A friend and I reviewed Outlander this season for and we almost always ended up talking about the rape threats and threats against women. My friend quit reading the first book, but was compelled to watch the series after good initial reviews. The show is frustrating because it does so much so well, but artistically I would have preferred they showed only glimpses of Jamie’s assault. It was brutal. The threat against his sister shown in a flashback was as horrifying, even though the assault was stopped. As a viewer, I was tense the whole time and not sure what to expect. Though at least there is a fair amount of showing women in a positive light that kept me watching.

    I think I’m done with Game of Thrones. So much of the good is wasted with heavy-handed Boobs! and threats against women. IT’s not any one scene it’s all of it together. Historically accurate my ass THERE ARE DRAGONS. Go fact check that shizz and report back. So many times there are other creative choices that could have conveyed the same effect without stripping women down and showing them dominated and hurt. So done with it. And yeah, the men are tortured too, but after awhile it’s just a lot of torture and your favorite characters dying or being mutilated or whatever.

  19. Also on the Hannibal note, someone noted Brian Fuller’s statement to not convey rape on the show. The show is EXTREMELY violent, and the first two seasons involve a lot of “torture porn” imagery of dead and mutilated women. So, there’s that. Also, there is fantastic storytelling and a lot of interesting choices of what is shown and what is not. Some I chalk up to it being on network TV (which is almost unbelievable, really), but I also respect the artistic views the show angles for. The sex in Hannibal is actually sensual. You don’t see sex like this on TV. Curious that the most sensual scenes are with a killer. They play with that contrast a lot.

    And if you still have interest and haven’t seen the show, Gillian Anderson is amazing in it. Emmy-worthy awesome and so fiercely complicated. Also Gina Torres is great.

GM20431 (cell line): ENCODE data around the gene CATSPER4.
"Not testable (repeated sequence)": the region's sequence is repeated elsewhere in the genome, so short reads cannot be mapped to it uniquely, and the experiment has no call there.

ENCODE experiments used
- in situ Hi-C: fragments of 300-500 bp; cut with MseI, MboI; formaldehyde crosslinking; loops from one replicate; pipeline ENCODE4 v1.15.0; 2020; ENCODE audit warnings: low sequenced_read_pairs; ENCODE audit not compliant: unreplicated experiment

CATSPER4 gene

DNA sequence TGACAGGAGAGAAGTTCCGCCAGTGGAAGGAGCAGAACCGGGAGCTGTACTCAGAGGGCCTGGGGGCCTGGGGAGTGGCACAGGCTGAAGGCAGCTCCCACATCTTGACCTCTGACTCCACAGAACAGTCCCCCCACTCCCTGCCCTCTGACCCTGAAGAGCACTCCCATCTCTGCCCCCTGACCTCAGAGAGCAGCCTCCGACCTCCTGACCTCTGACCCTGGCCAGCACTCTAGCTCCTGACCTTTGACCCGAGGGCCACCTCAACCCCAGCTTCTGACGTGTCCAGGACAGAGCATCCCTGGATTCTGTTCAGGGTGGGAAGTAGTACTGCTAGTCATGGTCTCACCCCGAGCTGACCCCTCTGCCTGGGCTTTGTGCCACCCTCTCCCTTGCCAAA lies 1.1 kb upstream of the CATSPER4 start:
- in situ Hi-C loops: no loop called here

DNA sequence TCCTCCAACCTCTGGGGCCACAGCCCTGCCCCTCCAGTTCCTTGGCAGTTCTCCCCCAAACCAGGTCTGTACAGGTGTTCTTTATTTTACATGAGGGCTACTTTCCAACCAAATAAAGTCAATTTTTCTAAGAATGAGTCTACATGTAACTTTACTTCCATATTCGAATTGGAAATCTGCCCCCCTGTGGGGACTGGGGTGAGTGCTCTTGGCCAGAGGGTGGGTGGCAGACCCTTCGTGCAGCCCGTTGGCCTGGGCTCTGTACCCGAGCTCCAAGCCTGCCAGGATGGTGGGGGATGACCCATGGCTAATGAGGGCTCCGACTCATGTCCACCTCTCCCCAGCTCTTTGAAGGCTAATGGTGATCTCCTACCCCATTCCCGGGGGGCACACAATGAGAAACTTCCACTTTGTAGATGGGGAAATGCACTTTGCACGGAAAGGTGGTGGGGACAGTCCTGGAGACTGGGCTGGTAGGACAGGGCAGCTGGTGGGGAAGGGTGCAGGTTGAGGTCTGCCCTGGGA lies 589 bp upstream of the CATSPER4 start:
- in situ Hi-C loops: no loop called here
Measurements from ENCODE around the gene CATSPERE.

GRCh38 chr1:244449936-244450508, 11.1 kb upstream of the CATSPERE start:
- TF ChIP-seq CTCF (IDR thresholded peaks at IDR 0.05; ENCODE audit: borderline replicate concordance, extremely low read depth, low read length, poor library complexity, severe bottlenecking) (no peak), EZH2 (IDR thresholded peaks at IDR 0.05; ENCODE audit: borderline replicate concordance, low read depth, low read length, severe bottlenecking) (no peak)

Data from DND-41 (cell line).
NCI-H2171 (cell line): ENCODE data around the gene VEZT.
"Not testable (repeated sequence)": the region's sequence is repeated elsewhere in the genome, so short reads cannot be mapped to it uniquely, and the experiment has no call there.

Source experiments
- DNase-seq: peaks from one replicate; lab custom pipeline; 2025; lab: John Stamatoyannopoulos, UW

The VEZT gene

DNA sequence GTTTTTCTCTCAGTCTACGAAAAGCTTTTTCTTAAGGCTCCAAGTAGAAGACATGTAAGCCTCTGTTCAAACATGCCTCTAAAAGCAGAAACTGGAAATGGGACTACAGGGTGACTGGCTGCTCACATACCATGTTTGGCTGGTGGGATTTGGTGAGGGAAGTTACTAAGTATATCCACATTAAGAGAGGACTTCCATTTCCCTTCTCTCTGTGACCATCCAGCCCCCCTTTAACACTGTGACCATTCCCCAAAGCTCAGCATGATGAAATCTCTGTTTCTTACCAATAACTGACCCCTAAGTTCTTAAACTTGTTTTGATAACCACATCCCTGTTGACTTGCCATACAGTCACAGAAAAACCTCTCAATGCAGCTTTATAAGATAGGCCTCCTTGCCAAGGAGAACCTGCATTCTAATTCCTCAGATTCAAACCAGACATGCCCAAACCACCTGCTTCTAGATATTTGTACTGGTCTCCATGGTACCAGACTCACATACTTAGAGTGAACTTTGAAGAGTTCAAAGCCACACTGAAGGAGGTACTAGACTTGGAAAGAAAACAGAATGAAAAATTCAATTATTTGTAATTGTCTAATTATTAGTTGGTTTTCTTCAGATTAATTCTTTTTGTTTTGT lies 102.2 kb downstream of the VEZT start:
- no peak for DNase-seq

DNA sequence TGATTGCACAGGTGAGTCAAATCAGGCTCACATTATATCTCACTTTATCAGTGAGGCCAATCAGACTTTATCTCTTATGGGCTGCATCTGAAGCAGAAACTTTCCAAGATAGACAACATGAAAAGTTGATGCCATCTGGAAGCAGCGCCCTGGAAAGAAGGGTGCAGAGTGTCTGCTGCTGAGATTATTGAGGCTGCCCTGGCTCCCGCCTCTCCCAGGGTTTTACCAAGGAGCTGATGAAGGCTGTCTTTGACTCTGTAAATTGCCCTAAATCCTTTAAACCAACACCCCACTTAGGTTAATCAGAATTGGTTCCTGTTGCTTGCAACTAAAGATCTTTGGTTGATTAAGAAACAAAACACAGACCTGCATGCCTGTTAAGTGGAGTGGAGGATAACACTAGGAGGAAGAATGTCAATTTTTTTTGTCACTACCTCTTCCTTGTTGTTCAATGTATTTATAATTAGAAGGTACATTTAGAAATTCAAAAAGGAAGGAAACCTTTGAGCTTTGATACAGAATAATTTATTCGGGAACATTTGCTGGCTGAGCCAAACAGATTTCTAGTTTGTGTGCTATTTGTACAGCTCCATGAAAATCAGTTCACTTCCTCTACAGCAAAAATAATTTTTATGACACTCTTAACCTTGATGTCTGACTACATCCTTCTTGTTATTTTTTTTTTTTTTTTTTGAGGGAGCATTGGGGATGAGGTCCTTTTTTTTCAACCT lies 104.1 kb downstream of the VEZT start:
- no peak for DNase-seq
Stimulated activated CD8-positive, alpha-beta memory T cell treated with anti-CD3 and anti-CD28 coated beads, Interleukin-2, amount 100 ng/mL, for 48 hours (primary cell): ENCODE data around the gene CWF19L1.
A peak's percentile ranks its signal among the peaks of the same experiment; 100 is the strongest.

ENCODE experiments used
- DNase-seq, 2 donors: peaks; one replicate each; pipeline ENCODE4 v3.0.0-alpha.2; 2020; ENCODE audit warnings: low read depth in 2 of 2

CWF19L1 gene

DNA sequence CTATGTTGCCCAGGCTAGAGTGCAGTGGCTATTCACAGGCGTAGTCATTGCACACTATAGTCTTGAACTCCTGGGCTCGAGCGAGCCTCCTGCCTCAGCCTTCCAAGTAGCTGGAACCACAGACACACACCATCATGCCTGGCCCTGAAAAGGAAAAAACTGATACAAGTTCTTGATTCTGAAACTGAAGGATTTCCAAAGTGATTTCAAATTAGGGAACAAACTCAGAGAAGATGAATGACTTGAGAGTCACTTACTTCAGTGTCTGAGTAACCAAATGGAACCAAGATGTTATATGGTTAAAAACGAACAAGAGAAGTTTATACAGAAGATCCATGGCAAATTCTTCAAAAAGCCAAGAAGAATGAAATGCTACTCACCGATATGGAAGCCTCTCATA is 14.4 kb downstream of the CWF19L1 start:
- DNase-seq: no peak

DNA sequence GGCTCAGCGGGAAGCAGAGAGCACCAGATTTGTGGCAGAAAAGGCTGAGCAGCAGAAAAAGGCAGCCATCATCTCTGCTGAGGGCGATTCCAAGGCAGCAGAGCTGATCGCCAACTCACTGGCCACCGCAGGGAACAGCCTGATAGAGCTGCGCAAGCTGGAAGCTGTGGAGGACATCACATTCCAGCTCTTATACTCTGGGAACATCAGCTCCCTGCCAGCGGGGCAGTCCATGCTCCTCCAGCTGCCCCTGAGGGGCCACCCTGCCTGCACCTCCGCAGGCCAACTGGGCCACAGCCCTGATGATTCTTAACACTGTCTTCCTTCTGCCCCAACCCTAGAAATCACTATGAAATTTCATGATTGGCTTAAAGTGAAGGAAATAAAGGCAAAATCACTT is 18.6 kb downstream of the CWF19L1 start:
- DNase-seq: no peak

20. giddypony says:

    I.disagree about their being no character.growth in Fury Road. We definitely.Italy see “the wives”.go.from hiding inside to being active agents in becoming free. Nux grows tremendously, and even Max changes a bit.

  21. marion says:

    Thank you! I gave up on Outlander because of its rape fetish. The last two episodes were nothing but disgusting torture porn and explicit and titillating rape.

  22. Jennifer in GA says:


    —“In Game of Thrones, before raping Sansa, Ramsay Bolton flayed prisoners alive after they were promised mercy, tortured Theon, hunted a girl with dogs and watched the dogs kill her, flayed some other people, and said many horrible things. Some commenters have said in discussions elsewhere that we needed to see Ramsay rape Sansa so that we would know how awful Ramsay is. Really? After seeing him chase a woman through the woods with a pack of dogs, some members of the audience were still confused about his moral standing?”—

    This is virtually the same argument I have made about Outlander with regards to Black Jack Randall for years! (And I said the same thing back on a Season One recap here.) WE KNOW JACK IS SADISTIC AN EVIL. WE GET IT. For god’s sake, Diana Gabaldon- and the show runner/writers- STOP with the torture porn already! Stop with the rape for rape’s sake! It is gratuitous annd unnecessary.

  23. Vicki says:

    Well reasoned, extremely valid, great comments. This is why I love Smart Bitches.

  24. Karen H near Tampa says:

    Another reader who felt that “Outlander” was largely torture porn (not just for Jamie and Claire but many characters) and was very thankful she got the book for free but a little sorry she actually read the whole thing. So, like chacha1, that was it for me and Gabaldon. I also haven’t watched the show for the same reason. I have been reading the posts after each episode but almost could not stand even reading about the final episode. My feelings on torture porn, especially since so much of it is depicted with women as victims, have also kept me from watching “Games of Thrones.” I was very gratified when my boyfriend, who picked up a season’s worth from the library, spontaneously commented that there was a lot of unnecessary female nudity and assault that didn’t really seem to help with the story. I also stopped reading one of the authors I used to read (initially interesting vampire stories and world) after three in a row where the hero was systematically tortured, mostly sexually, by one or more women, for no really valid reason I could determine.
    This post, and the linked swantower article, were much appreciated!

  25. Katinka says:

    /highfivesyou Well said & so very helpful! I’ve been struggling with this subject for awhile, especially since I read a lot of romance novels. I haven’t watched Game of Thrones since season 2, and after what I’ve heard about Outlander, I’ve had no interest in watching Outlander either.

  26. Sarah says: